The General Assembly convenes on Jan. 6, when the 151 House members and 36 senators begin their two-year terms and take the oath of office. On opening day, the House will install Ritter, 38, as speaker and the Senate will reelect Looney, 72, as president pro tem.

As the House Democrats met, Gov. Ned Lamont was announcing a return to tighter COVID restrictions, a consequence of a surge in new cases that is projected to peak in January.

“We still have COVID,” Ritter said. “We have to be mindful, I have to be mindful, that the committee process will not be normal. The legislative process will not be normal.”

Ritter said that doesn’t mean the legislature can’t tackle controversial issues or significant legislation, but there are likely to be fewer bills reaching the floor of the House or Senate.

Ritter and Candelora already talked about rules and procedures.

“I think the biggest challenge is going to be communication. This business is built around communication,” Candelora said. “So it’s important to meet with people who are impacted by bill proposals. So making sure that everyone is heard going forward as bills are crafted is going to be a challenge.”

Ritter will succeed Rep. Joe Aresimowicz, D-Berlin, as speaker. Candelora, now a deputy minority leader, will succeed Rep. Themis Klarides, R-Derby. Kelly will succeed Sen. Len. Fasano, R-North Haven.

Kelly, the only new leader whose victory was not assured, said Looney called to congratulate him, but they did not talk about how the Senate would conduct its business.

“I think we’ll take one day at a time,” Kelly said. “We’ll see what the metrics are, the infection rate, the science and the facts and make an informed judgment at the time.”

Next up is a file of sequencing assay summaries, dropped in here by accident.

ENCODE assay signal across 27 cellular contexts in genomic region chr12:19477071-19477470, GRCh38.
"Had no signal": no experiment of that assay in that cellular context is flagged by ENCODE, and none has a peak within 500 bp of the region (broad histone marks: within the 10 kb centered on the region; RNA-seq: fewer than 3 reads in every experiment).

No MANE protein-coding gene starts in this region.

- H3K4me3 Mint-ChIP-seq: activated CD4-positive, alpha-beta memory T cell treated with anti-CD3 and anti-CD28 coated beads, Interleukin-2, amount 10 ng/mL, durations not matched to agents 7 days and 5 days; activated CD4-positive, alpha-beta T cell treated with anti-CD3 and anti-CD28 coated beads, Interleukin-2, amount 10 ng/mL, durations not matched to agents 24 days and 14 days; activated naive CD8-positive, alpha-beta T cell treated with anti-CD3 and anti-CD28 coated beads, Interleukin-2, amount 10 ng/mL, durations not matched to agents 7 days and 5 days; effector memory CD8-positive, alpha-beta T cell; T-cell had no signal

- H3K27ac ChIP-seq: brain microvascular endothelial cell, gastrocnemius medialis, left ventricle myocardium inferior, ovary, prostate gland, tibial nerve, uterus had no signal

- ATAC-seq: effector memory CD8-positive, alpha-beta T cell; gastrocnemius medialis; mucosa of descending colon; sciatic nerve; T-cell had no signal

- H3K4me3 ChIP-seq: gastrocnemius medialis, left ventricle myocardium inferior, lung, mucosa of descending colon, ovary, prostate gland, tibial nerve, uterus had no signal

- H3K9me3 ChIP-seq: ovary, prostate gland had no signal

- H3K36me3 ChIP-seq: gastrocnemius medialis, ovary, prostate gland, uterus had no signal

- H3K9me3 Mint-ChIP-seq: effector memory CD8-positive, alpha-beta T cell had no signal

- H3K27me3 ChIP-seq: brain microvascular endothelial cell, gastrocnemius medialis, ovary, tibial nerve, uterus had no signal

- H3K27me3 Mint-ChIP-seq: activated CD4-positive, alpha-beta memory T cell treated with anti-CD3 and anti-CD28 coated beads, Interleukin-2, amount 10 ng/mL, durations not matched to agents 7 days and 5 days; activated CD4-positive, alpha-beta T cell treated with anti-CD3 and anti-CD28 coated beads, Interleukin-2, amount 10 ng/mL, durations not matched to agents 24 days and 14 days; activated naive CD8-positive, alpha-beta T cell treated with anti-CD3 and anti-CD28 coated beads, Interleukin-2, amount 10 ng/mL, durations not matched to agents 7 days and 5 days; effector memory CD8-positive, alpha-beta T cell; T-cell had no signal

COVID dominated the campaigns and elections of the incoming class, and they expect it to be a major factor at the start of their time in Connecticut’s part-time legislature.

“I think there’s maybe been a little extra attention given to us,” said Jaime Foster, a Democrat who flipped a Republican seat, winning in the 57th House District of East Windsor and Ellington. “It’s a really challenging time with COVID, but I do think a lot’s been done to try and make it possible to get oriented.”

Eleni Kavros DeGraw of Avon, who unseated a Republican in the 17th House District of Avon and Canton, came close to winning two years ago. She said she was happy to cross the finish line this year, pandemic or not.

“Finally got here,” Kavros DeGraw said. “I feel like the level of mentorship we will receive will hopefully offset the oddness the way the session’s going to have to run.”

But she laughed and added, “I think it’s going to be weird.”

Stand up for civility

This news story is funded in large part by Connecticut Public’s Members — listeners, viewers, and readers like you who value fact-based journalism and trustworthy information.

We hope their support inspires you to donate so that we can continue telling stories that inform, educate, and inspire you and your neighbors. As a community-supported public media service, Connecticut Public has relied on donor support for more than 50 years.

Your donation today will allow us to continue this work on your behalf. Give today at any amount and join the 50,000 members who are building a better—and more civil—Connecticut to live, work, and play.

Related Content